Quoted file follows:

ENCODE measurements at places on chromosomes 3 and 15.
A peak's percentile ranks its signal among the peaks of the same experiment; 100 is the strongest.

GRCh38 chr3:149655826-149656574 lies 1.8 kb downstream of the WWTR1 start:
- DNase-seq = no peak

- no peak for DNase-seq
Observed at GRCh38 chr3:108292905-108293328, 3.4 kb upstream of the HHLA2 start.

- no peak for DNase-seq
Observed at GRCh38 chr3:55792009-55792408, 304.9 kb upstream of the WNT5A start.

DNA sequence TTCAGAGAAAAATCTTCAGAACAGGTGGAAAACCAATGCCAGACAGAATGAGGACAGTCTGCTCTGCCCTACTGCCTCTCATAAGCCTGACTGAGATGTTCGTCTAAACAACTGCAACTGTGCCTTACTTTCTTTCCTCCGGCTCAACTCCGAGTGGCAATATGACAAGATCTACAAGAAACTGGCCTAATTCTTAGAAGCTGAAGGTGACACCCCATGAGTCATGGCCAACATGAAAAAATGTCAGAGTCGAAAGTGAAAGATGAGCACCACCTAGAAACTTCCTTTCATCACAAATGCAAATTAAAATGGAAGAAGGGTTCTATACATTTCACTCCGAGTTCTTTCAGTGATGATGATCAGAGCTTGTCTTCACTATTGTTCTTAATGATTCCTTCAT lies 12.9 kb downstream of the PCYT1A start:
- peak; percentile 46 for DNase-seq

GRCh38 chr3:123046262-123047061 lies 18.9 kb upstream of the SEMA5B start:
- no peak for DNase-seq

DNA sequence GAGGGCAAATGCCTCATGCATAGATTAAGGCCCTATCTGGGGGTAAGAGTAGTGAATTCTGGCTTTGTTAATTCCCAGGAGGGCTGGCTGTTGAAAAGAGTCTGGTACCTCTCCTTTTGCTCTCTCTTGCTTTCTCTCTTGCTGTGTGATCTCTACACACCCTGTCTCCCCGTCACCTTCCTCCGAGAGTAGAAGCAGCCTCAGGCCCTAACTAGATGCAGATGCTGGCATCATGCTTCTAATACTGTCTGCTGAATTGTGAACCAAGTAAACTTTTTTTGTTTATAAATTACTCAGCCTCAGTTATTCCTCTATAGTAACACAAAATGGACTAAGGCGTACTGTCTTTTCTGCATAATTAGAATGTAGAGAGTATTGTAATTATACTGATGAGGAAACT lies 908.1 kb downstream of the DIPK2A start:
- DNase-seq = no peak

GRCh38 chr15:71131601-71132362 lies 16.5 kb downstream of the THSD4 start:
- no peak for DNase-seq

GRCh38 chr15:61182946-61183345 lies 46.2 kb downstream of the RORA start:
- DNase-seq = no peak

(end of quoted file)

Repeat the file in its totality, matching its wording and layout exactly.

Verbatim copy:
ENCODE measurements at places on chromosomes 3 and 15.
A peak's percentile ranks its signal among the peaks of the same experiment; 100 is the strongest.

GRCh38 chr3:149655826-149656574 lies 1.8 kb downstream of the WWTR1 start:
- DNase-seq = no peak

- no peak for DNase-seq
Observed at GRCh38 chr3:108292905-108293328, 3.4 kb upstream of the HHLA2 start.

- no peak for DNase-seq
Observed at GRCh38 chr3:55792009-55792408, 304.9 kb upstream of the WNT5A start.

DNA sequence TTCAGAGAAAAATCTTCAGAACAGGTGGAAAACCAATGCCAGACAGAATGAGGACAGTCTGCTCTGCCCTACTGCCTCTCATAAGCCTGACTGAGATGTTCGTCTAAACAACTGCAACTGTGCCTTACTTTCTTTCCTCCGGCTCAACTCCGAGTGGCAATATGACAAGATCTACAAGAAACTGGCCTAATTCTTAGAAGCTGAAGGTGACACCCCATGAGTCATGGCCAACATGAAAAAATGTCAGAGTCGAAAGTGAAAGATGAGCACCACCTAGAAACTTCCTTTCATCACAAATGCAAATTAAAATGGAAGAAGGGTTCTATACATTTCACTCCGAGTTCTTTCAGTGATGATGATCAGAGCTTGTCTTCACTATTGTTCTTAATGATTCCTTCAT lies 12.9 kb downstream of the PCYT1A start:
- peak; percentile 46 for DNase-seq

GRCh38 chr3:123046262-123047061 lies 18.9 kb upstream of the SEMA5B start:
- no peak for DNase-seq

DNA sequence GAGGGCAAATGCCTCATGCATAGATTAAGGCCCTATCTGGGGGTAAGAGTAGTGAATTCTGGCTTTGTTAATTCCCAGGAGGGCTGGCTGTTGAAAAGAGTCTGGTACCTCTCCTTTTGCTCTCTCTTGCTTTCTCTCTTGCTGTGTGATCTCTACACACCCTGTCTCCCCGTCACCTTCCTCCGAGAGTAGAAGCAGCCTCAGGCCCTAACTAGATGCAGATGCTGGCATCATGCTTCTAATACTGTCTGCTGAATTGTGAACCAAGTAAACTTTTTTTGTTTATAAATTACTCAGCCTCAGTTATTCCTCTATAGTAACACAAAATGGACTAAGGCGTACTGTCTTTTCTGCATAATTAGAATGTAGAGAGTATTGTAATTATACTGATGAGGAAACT lies 908.1 kb downstream of the DIPK2A start:
- DNase-seq = no peak

GRCh38 chr15:71131601-71132362 lies 16.5 kb downstream of the THSD4 start:
- no peak for DNase-seq

GRCh38 chr15:61182946-61183345 lies 46.2 kb downstream of the RORA start:
- DNase-seq = no peak